23. 23. i) an important part of the scientific community, together with other social actors, agree on demanding big changes on development strategies in order to reconfigure our societies according to sustainability; ii) limits to economic growth should be approached globally (think global, act at local/regional/national/sectorial or distritual) iii) to achieve sustainability, far-reaching changes along different dimensions (technological, material, organisational, institutional, political economic and socio-cultural) have to occur; iv) distritual innovation systems can be conceived as complex and interrelated systems where their social, economic, political, cultural, physical and environmental dimensions can be analysed as innovation systems the performance of which can be analysed and changes implemented. Discussion5.a
  24. 24. Thank you for your attention Monfort, E.; Mezquita, A.; Vaquer, E.; Gabaldón-Estevan, D. (2014) La evolución energética del sector español de baldosas cerámicas Boletín de la Sociedad Española de Cerámica y Vidrio - Forthcoming - Gabaldón-Estevan, D.; Criado, E.; Monfort, E. (2014) The Green Factor in European Manufacturing: A case study of the Spanish ceramic tile industry. Journal of Cleaner Production 70, 242-250 Available at: http://www.sciencedirect.com/science/article/pii/S0959652614001620 Gabaldón-Estevan, D.; Hekkert M.P. (2013) How Does the Innovation System in the Spanish Tile Sector Function? Boletín de la Sociedad Española de Cerámica y Vidrio 52 (3) 151-158 Available at: http://ceramicayvidrio.revistas.csic.es/index.php/ceramicayvidrio/article/download/1205/1239 Gabaldón-Estevan, D.; Fernández de Lucio, I. and Molina Morales, FX. (2012) Distritual Innovation Systems. ARBOR- Ciencia pensamiento y cultura, 188 (753), pp. 63-73 Available at: http://arbor.revistas.csic.es/index.php/arbor/article/download/1448/1457 Gabaldón-Estevan, D. (2011) El sistema distritual de innovación cerámico de Castellón. Universitat de València. Servei de Publicacions. - Available at: http://rodrigo.uv.es/bitstream/handle/10550/23431/gabaldon.pdf?sequence=1 Tortajada Esparza, E.; Gabaldón-Estevan, D. and Fernández de Lucio I. (2008) La evolución tecnológica del distrito cerámico de Castellón: la contribución de la industria de fritas, colores y esmaltes. Boletín de la Sociedad Española de Cerámica y Vidrio. 47 (2) pp. 57-80 - Available at: http://boletines.secv.es/upload/20080512114901.47[2]57-80.pdf Daniel Gabaldón-Estevan Department of Sociology and Social Anthropology, Faculty of Social Sciences, University of Valencia- Valencia (ES) - daniel.gabaldon@uv.es Some of our references5.b

Editor's Notes

  • COM(2011) 109 final Communication from the Commission to the European Parliament, the Council, the Economic and Social Committee and the Committee of the Regions of 8 March 2011 – Energy Efficiency Plan 2011
    Energy efficiency is considered to be a key component of European energy policy. It therefore constitutes one of the cornerstones of the European Union’s (EU) 2020 strategy. This Plan proposes several directions for a transition towards a more efficient economy as regards the use of energy resources.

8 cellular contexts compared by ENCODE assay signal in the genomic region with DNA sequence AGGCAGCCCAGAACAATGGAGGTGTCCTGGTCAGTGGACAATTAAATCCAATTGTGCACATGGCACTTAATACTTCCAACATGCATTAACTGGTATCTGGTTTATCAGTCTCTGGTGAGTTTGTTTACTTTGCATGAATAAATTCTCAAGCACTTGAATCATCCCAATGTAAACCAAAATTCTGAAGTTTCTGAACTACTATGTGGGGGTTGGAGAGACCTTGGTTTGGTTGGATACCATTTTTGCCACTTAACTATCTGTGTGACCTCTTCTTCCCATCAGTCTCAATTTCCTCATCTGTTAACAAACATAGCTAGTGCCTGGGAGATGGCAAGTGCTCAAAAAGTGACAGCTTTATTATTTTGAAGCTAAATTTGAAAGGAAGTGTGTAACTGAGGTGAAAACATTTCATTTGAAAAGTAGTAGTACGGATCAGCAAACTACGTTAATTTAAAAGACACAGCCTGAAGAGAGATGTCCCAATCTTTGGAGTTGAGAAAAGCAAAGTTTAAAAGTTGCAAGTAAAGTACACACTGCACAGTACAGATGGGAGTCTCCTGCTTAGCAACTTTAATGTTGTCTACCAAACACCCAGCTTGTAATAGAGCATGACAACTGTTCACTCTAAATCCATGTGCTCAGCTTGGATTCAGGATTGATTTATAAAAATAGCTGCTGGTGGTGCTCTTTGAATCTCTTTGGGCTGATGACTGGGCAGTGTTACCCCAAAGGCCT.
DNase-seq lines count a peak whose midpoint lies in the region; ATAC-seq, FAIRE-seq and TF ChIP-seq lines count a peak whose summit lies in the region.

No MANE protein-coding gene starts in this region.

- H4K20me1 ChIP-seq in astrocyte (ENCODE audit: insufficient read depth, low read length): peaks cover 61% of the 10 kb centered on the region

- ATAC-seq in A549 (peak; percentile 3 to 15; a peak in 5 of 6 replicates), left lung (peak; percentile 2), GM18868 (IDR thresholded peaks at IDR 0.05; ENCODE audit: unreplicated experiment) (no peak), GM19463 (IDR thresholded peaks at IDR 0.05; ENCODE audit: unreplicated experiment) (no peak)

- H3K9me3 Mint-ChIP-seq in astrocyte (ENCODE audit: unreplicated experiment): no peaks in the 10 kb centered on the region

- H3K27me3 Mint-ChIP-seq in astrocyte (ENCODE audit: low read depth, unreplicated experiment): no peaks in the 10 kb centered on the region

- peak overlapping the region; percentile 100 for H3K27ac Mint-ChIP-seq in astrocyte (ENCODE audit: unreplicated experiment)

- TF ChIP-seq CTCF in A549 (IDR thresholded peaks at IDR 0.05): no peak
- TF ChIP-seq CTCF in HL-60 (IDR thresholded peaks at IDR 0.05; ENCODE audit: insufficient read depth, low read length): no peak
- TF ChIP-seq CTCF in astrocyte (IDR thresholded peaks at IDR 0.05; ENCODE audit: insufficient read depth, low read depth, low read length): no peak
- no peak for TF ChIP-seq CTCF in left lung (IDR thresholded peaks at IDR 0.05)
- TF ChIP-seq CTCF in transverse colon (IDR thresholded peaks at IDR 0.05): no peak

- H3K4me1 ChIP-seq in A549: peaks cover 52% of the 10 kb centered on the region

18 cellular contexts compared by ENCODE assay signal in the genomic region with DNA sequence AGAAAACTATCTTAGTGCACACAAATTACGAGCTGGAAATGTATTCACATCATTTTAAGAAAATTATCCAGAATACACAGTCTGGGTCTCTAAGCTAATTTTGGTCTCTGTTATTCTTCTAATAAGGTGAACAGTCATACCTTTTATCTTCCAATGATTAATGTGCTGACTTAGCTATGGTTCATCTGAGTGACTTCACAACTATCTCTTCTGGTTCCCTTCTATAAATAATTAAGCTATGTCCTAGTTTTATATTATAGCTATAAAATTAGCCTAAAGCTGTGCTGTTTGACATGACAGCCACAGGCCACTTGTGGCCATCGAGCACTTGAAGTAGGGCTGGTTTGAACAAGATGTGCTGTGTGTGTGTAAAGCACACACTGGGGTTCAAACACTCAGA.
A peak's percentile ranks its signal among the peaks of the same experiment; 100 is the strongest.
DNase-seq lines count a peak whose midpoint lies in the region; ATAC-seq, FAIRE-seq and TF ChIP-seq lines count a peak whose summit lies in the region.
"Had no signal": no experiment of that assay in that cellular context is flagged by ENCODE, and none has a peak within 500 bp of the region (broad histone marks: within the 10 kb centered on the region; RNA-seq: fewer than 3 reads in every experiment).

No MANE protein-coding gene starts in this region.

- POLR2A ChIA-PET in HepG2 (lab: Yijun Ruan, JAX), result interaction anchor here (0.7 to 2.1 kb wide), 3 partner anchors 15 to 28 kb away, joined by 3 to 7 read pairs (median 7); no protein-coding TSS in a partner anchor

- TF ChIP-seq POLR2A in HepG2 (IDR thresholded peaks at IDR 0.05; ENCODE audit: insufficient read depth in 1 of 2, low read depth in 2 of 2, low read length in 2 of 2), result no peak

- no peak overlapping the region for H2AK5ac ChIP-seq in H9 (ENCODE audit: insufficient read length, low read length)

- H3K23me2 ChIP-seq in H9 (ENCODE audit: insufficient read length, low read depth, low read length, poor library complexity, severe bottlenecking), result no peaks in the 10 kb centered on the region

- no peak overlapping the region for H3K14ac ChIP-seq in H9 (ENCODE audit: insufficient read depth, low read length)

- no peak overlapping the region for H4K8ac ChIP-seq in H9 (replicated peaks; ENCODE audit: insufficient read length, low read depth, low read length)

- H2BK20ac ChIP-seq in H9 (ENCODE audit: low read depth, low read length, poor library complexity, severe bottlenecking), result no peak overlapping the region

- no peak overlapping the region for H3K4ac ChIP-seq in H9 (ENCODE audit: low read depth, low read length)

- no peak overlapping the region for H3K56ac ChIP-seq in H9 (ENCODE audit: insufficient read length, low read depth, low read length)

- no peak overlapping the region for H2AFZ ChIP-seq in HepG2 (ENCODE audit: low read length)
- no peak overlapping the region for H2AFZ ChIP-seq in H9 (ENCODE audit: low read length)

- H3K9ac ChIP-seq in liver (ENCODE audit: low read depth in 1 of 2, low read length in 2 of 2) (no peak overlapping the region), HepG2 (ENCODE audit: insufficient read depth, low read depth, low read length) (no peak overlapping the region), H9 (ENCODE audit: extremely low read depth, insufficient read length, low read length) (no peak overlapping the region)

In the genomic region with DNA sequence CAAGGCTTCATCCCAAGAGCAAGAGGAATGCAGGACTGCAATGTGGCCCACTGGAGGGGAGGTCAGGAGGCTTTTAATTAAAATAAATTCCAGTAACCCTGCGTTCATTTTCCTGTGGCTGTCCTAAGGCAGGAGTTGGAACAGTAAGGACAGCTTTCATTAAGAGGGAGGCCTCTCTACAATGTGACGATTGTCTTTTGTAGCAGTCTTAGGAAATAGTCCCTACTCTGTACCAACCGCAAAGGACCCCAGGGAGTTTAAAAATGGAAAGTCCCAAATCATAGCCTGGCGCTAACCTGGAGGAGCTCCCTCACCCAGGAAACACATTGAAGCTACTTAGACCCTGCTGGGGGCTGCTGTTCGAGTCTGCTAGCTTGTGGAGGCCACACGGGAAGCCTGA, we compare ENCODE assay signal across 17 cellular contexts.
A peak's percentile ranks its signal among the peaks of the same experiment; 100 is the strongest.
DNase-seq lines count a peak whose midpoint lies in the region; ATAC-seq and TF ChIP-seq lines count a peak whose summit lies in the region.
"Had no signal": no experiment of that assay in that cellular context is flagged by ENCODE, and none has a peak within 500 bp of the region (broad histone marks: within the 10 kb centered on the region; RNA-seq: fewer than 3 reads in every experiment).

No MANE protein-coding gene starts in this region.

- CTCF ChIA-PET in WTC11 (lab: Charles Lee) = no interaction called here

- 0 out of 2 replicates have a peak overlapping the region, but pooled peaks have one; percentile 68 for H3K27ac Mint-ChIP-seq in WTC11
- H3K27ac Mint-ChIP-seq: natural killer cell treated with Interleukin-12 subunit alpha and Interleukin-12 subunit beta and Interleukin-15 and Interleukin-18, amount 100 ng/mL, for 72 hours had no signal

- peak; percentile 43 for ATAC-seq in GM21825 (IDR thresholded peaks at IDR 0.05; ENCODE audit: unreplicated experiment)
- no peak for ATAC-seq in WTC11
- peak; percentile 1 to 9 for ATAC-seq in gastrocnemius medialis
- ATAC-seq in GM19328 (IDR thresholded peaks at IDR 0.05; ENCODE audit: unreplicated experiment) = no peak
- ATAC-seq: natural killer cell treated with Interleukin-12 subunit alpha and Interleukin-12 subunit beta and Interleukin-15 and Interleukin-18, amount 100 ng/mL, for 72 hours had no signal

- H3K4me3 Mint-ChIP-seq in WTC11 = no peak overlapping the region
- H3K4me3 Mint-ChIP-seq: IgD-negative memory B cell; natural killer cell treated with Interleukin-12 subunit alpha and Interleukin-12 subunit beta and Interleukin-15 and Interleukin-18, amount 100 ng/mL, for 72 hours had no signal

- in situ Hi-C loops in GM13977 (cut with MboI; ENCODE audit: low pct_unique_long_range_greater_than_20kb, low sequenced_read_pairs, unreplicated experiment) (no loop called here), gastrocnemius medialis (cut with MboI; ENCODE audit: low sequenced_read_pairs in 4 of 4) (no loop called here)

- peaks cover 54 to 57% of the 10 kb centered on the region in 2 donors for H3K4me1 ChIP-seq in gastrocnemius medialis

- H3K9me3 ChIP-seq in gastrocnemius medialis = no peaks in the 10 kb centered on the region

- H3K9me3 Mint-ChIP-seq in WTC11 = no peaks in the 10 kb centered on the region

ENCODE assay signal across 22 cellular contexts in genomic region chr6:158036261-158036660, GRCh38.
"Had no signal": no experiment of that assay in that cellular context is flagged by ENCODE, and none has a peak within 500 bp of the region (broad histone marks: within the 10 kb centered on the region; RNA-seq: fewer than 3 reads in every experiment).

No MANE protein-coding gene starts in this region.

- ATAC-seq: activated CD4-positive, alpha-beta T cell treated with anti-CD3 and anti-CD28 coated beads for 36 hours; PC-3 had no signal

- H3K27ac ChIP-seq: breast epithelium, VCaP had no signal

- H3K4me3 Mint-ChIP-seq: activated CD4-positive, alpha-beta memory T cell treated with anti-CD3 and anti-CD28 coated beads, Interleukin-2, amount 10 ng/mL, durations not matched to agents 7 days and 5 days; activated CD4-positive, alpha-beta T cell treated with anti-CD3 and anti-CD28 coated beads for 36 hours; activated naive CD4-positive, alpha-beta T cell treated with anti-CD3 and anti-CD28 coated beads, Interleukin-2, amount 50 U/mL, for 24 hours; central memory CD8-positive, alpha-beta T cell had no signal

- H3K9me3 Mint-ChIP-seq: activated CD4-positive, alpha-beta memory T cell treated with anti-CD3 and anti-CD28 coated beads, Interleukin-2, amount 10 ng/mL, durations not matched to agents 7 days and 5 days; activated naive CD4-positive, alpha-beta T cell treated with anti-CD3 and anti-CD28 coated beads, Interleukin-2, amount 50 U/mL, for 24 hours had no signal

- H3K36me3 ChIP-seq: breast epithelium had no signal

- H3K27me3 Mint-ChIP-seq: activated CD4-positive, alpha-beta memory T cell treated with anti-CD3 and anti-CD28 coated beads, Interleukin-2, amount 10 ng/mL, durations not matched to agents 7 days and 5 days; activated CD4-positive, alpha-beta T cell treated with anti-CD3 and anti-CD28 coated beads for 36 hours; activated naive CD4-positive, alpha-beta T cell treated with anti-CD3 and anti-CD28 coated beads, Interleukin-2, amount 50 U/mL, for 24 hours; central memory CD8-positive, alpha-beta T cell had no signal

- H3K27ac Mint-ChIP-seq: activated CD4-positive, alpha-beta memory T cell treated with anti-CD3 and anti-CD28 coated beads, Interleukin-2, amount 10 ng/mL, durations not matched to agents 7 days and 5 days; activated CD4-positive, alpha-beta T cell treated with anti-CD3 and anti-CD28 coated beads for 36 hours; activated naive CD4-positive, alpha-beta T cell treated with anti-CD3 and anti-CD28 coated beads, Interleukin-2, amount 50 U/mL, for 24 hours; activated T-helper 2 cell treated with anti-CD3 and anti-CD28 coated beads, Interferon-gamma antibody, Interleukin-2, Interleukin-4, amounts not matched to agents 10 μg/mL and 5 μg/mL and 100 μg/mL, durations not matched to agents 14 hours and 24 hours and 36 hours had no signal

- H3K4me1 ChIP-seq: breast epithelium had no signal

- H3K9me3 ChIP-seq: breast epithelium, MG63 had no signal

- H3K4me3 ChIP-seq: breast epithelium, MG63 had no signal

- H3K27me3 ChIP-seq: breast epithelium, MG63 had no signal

Horizon 2020
    3 Objetivos: x y z
  • Enfatiza no solo lo negativo sino también lo positivo.
  • No es una ruptura sino una síntesis híbrida que para casos como el estudiado puede ser más conveniente.
    Por un lado, consideramos que un distrito industrial no coincide con los límites de otras unidades de análisis utilizadas en estudios sistémicos tales como una industria o sector, una tecnología o un territorio (sea éste regional o nacional). Un distrito industrial se relaciona con instituciones y entidades pertenecientes a esos otros niveles de análisis, por supuesto, pero su dimensión y características definitorias exigen un tratamiento diferenciado de esta realidad productiva.
    Por otro lado, la perspectiva de los distritos industriales se centra notablemente en los aspectos internos al distrito, en particular de la relación de la actividad económica dominante con los otros elementos de su entorno inmediato, y en las ventajas que tal ubicación ofrece a las empresas que en él se encuentran respecto a las que se ubican fuera de él o frente a la gran empresa y sus economías de escala. En nuestra opinión, no obstante, el tratamiento que de la innovación se ha dado desde esta tradición se ha limitado a resaltar las ventajas comparativas de las empresas en términos de acceso a la información, disponibilidad de recursos, cooperación entre las empresas del distrito y la tensión competitiva que tales aglomeraciones producen.
    La combinación de la perspectiva sistémica y la distritual nos permite, en consecuencia, ajustar significativamente la unidad de análisis a una realidad industrial diferenciada, sin renunciar a las ventajas del análisis sistémico en tanto que perspectiva que nos ofrece mayor flexibilidad para identificar y analizar la relevancia de los diferentes actores, internos o externos al distrito, que vertebran funcionalmente la actividad innovadora de las empresas del distrito.
  • No CNAE
  • Proceso altamente integrado dados los costes asociados con su fragmentación
  • are different approaches to innovation that interlink agents and institutions. If the main goal of an innovation system, wanted or unwanted by the actors, is the development, diffusion and utilisation of innovations (Johnson, 2001), analysis of the degree to which these goals are fulfilled can be assessed by analysing the system functions.
  • EPBD - Energy Performance of Buildings Directive
    IPCC - Integrated Pollution Prevention and Control
    REACH - Registration, Evaluation, Authorisation and Restriction of Chemicals